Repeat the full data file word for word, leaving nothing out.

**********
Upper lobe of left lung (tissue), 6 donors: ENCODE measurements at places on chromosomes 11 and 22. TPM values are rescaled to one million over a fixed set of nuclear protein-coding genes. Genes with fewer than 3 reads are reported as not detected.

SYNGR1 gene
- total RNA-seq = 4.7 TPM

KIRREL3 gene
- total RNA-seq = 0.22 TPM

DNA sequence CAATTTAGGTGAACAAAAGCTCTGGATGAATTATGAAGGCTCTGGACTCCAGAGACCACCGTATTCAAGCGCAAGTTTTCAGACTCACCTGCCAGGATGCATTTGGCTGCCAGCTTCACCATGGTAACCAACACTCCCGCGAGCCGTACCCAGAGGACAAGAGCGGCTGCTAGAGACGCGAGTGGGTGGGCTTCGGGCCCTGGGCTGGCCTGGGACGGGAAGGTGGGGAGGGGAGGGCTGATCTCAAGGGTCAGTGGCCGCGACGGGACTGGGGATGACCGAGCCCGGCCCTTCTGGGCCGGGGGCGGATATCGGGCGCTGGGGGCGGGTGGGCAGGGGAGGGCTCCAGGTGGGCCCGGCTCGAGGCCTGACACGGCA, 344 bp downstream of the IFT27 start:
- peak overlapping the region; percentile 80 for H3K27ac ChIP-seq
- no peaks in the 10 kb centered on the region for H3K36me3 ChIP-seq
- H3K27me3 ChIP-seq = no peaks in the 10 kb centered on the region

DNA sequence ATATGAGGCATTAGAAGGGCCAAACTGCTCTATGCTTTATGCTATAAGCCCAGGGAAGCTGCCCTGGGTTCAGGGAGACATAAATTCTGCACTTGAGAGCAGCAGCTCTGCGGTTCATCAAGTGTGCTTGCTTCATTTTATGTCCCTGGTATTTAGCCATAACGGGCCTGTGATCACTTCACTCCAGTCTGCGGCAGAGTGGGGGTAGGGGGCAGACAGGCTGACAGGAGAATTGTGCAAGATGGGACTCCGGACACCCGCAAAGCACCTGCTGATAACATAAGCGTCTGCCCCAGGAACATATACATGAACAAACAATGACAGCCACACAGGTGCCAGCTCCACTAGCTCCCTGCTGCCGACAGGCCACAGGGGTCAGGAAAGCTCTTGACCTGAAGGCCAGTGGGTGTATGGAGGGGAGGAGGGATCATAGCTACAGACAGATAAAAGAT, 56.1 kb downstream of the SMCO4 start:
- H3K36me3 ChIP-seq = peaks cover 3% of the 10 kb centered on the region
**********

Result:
Upper lobe of left lung (tissue), 6 donors: ENCODE measurements at places on chromosomes 11 and 22. TPM values are rescaled to one million over a fixed set of nuclear protein-coding genes. Genes with fewer than 3 reads are reported as not detected.

SYNGR1 gene
- total RNA-seq = 4.7 TPM

KIRREL3 gene
- total RNA-seq = 0.22 TPM

DNA sequence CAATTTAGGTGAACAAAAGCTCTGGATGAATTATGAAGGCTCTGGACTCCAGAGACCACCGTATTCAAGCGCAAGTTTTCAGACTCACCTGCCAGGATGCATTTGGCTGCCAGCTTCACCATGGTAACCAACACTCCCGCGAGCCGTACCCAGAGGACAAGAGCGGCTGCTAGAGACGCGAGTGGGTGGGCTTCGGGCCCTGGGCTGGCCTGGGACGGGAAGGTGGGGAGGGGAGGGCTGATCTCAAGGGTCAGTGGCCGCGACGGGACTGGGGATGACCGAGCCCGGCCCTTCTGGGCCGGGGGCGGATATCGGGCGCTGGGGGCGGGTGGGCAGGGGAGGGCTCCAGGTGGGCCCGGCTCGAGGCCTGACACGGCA, 344 bp downstream of the IFT27 start:
- peak overlapping the region; percentile 80 for H3K27ac ChIP-seq
- no peaks in the 10 kb centered on the region for H3K36me3 ChIP-seq
- H3K27me3 ChIP-seq = no peaks in the 10 kb centered on the region

DNA sequence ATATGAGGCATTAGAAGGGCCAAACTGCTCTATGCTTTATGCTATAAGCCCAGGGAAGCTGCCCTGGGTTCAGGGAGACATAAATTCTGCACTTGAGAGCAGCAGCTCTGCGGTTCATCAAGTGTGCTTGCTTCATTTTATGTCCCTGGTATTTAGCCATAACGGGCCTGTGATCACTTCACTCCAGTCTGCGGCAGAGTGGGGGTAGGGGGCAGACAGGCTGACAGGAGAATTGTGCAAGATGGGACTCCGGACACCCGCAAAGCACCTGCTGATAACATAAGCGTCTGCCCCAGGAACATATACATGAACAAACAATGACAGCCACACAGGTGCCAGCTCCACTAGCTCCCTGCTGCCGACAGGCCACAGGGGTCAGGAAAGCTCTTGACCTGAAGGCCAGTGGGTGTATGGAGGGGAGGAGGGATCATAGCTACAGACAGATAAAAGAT, 56.1 kb downstream of the SMCO4 start:
- H3K36me3 ChIP-seq = peaks cover 3% of the 10 kb centered on the region